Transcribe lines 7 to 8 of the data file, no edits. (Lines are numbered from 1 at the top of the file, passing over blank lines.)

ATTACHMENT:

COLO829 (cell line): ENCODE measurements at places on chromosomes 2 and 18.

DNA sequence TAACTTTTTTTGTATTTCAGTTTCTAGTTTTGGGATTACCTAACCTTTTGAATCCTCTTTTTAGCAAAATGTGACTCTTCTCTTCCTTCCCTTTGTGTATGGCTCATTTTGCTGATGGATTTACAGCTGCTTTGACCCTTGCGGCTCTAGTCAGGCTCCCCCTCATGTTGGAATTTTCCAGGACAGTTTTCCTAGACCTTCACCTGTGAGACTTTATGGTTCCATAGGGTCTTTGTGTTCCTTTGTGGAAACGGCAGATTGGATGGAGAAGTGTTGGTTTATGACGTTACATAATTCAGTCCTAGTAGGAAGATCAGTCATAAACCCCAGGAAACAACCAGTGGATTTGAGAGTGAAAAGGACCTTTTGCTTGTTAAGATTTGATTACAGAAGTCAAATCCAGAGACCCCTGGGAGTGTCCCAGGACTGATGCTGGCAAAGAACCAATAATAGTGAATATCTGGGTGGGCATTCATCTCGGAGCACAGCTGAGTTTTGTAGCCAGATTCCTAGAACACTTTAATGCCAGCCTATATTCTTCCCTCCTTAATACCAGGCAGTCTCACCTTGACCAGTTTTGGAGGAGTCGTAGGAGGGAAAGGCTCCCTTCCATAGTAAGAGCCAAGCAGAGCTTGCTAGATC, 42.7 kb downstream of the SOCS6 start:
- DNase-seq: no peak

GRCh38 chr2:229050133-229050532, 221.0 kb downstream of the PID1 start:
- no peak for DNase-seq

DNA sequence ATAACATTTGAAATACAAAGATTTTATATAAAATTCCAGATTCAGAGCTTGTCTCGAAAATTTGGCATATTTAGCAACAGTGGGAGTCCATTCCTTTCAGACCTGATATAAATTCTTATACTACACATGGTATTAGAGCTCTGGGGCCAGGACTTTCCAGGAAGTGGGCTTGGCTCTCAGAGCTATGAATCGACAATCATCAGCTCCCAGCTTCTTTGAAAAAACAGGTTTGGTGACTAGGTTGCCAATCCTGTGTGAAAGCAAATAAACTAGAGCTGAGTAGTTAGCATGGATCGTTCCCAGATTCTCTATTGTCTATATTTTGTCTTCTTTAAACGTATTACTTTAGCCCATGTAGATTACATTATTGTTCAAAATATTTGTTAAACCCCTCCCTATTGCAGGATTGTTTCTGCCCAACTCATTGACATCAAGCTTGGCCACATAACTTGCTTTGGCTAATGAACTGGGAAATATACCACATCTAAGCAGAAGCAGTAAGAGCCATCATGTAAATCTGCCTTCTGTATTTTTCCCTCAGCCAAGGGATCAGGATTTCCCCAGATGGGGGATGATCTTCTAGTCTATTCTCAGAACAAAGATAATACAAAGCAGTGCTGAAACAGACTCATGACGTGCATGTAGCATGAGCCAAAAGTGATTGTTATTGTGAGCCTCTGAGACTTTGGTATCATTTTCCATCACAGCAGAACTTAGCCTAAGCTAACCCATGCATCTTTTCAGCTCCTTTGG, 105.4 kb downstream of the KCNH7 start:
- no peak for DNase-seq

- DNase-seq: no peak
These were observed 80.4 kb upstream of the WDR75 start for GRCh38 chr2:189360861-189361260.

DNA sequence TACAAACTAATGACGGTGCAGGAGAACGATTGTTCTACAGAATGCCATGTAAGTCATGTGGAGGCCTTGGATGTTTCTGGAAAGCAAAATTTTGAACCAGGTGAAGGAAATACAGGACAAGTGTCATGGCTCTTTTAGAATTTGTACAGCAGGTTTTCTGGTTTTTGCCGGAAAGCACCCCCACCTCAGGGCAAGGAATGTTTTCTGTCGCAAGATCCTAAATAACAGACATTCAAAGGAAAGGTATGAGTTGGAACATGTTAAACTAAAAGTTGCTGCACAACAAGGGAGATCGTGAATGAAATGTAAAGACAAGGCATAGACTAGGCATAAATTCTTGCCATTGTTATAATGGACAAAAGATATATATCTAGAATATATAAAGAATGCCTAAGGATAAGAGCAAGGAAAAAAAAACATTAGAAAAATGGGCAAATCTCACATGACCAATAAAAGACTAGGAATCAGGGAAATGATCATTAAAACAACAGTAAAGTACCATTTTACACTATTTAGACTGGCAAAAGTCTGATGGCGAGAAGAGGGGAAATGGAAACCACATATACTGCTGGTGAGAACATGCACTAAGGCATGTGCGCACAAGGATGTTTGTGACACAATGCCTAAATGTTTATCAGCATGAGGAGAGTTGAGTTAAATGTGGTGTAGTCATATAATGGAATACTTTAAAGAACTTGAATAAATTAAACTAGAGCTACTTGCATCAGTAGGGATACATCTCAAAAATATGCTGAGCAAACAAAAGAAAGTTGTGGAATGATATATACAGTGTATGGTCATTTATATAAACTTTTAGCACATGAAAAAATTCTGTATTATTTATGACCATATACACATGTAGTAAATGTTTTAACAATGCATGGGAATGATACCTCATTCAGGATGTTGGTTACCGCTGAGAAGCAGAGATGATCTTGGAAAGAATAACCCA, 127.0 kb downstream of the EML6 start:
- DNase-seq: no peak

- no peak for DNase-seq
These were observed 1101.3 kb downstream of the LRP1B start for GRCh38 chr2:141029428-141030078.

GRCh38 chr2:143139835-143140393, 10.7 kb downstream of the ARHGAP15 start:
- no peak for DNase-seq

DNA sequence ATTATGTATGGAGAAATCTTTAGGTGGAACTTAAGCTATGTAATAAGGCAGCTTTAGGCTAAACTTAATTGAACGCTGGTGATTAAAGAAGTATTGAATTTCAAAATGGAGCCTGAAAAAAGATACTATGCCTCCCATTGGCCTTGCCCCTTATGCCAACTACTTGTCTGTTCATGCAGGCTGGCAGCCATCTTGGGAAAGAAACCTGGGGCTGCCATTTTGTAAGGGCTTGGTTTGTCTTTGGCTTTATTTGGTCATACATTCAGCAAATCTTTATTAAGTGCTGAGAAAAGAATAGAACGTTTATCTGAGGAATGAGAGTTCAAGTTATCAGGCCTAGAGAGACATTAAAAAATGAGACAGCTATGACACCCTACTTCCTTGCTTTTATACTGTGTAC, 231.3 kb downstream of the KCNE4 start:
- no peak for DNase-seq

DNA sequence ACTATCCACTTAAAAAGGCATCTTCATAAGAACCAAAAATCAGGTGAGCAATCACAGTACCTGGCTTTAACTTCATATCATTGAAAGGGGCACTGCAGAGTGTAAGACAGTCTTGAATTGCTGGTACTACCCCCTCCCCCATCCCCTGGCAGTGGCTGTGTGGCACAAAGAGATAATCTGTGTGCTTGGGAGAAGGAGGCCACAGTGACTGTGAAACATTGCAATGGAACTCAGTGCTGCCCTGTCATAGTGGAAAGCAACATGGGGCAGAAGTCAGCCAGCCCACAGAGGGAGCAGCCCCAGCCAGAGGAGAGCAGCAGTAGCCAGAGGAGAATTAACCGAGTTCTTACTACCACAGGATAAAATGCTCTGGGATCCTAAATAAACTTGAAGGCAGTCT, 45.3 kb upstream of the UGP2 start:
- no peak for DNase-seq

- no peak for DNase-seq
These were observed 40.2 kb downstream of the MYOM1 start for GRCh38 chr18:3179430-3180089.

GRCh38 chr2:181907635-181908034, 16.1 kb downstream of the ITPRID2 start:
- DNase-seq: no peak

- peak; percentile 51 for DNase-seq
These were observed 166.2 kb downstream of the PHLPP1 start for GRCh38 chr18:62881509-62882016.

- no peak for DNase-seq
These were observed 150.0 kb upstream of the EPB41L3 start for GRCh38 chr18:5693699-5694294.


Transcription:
- no peak for DNase-seq

- DNase-seq: no peak